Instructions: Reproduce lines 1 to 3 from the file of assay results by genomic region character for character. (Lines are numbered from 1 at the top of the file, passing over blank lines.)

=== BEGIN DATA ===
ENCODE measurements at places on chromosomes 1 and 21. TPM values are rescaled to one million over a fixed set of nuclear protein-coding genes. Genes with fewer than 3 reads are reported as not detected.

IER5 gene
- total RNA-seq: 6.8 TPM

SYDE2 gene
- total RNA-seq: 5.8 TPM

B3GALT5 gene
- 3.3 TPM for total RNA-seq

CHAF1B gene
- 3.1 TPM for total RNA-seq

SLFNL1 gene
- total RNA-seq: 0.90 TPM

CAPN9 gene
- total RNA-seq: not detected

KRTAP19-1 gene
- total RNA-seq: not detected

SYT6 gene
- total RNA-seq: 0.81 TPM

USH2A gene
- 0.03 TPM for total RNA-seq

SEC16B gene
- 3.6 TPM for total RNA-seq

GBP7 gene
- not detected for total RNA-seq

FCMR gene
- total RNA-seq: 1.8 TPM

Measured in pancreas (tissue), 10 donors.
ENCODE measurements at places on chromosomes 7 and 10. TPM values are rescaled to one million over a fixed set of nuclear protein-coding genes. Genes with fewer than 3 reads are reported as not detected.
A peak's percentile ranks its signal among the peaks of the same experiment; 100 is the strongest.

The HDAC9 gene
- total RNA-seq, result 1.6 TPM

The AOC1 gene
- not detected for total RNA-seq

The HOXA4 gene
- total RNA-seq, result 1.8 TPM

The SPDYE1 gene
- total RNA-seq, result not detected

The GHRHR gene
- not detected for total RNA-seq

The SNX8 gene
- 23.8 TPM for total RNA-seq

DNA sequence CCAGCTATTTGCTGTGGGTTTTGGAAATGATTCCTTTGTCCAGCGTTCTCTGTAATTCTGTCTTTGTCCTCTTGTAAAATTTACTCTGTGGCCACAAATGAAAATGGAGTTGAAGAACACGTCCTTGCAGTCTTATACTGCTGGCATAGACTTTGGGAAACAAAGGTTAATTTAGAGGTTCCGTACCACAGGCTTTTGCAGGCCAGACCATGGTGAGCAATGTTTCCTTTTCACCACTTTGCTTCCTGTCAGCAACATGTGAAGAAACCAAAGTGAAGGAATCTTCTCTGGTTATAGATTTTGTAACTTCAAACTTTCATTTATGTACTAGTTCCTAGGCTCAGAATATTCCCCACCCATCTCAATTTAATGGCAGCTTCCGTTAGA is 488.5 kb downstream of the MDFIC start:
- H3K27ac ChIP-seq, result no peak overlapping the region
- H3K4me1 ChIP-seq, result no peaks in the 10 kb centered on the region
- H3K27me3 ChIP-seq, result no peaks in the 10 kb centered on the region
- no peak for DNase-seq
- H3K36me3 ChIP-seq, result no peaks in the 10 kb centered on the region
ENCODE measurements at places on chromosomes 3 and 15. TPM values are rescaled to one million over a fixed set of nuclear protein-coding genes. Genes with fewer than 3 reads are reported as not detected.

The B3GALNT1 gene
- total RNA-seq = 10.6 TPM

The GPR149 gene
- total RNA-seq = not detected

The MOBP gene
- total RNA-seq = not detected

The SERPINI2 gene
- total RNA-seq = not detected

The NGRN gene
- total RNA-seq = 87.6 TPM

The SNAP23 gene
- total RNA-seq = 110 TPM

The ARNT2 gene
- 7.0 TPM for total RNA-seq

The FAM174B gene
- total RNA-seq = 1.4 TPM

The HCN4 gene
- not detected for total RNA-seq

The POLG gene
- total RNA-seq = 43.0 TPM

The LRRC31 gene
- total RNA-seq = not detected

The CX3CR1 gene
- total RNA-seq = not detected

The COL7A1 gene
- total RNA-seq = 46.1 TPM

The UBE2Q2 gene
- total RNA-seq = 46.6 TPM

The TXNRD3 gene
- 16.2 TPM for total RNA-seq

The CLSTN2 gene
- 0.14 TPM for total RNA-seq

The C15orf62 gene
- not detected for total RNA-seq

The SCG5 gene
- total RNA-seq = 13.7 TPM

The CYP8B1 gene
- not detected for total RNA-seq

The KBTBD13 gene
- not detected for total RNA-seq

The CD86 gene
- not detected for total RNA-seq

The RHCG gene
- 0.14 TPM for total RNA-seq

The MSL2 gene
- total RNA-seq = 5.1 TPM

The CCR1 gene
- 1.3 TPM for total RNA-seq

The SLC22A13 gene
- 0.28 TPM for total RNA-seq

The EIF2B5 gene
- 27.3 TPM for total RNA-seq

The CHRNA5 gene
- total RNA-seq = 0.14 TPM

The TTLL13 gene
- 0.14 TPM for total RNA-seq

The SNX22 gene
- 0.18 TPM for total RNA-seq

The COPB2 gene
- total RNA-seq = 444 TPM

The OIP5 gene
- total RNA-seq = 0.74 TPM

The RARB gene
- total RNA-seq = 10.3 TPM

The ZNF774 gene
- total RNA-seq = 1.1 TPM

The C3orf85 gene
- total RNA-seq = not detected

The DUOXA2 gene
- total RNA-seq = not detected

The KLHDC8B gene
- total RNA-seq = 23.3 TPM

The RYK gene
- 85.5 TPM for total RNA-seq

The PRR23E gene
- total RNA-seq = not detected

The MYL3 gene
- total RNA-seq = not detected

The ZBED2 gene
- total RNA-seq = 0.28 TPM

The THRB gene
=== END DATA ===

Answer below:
ENCODE measurements at places on chromosomes 1 and 21. TPM values are rescaled to one million over a fixed set of nuclear protein-coding genes. Genes with fewer than 3 reads are reported as not detected.

IER5 gene
- total RNA-seq: 6.8 TPM